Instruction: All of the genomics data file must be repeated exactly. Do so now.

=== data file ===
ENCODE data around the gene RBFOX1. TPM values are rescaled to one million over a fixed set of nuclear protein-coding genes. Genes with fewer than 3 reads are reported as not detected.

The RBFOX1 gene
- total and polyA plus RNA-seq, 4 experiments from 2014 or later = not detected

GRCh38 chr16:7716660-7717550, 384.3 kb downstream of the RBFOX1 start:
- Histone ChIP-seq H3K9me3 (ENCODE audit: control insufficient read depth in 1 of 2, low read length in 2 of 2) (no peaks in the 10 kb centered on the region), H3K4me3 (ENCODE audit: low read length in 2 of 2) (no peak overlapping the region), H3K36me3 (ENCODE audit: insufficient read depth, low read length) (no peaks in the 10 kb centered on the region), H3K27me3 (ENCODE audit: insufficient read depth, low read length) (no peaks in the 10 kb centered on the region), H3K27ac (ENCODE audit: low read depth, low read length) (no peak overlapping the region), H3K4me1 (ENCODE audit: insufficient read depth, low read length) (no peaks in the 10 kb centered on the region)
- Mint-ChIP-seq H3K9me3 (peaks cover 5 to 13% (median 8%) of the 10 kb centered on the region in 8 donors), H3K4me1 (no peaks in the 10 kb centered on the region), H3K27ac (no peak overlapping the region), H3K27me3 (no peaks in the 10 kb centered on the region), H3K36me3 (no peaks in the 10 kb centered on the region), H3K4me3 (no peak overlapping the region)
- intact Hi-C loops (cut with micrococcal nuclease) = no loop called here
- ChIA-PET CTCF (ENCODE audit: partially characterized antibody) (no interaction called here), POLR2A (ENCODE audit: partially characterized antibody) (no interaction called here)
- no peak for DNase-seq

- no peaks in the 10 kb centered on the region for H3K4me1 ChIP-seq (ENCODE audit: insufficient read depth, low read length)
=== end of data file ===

ENCODE data around the gene RBFOX1. TPM values are rescaled to one million over a fixed set of nuclear protein-coding genes. Genes with fewer than 3 reads are reported as not detected.

The RBFOX1 gene
- total and polyA plus RNA-seq, 4 experiments from 2014 or later = not detected

GRCh38 chr16:7716660-7717550, 384.3 kb downstream of the RBFOX1 start:
- Histone ChIP-seq H3K9me3 (ENCODE audit: control insufficient read depth in 1 of 2, low read length in 2 of 2) (no peaks in the 10 kb centered on the region), H3K4me3 (ENCODE audit: low read length in 2 of 2) (no peak overlapping the region), H3K36me3 (ENCODE audit: insufficient read depth, low read length) (no peaks in the 10 kb centered on the region), H3K27me3 (ENCODE audit: insufficient read depth, low read length) (no peaks in the 10 kb centered on the region), H3K27ac (ENCODE audit: low read depth, low read length) (no peak overlapping the region), H3K4me1 (ENCODE audit: insufficient read depth, low read length) (no peaks in the 10 kb centered on the region)
- Mint-ChIP-seq H3K9me3 (peaks cover 5 to 13% (median 8%) of the 10 kb centered on the region in 8 donors), H3K4me1 (no peaks in the 10 kb centered on the region), H3K27ac (no peak overlapping the region), H3K27me3 (no peaks in the 10 kb centered on the region), H3K36me3 (no peaks in the 10 kb centered on the region), H3K4me3 (no peak overlapping the region)
- intact Hi-C loops (cut with micrococcal nuclease) = no loop called here
- ChIA-PET CTCF (ENCODE audit: partially characterized antibody) (no interaction called here), POLR2A (ENCODE audit: partially characterized antibody) (no interaction called here)
- no peak for DNase-seq

- no peaks in the 10 kb centered on the region for H3K4me1 ChIP-seq (ENCODE audit: insufficient read depth, low read length)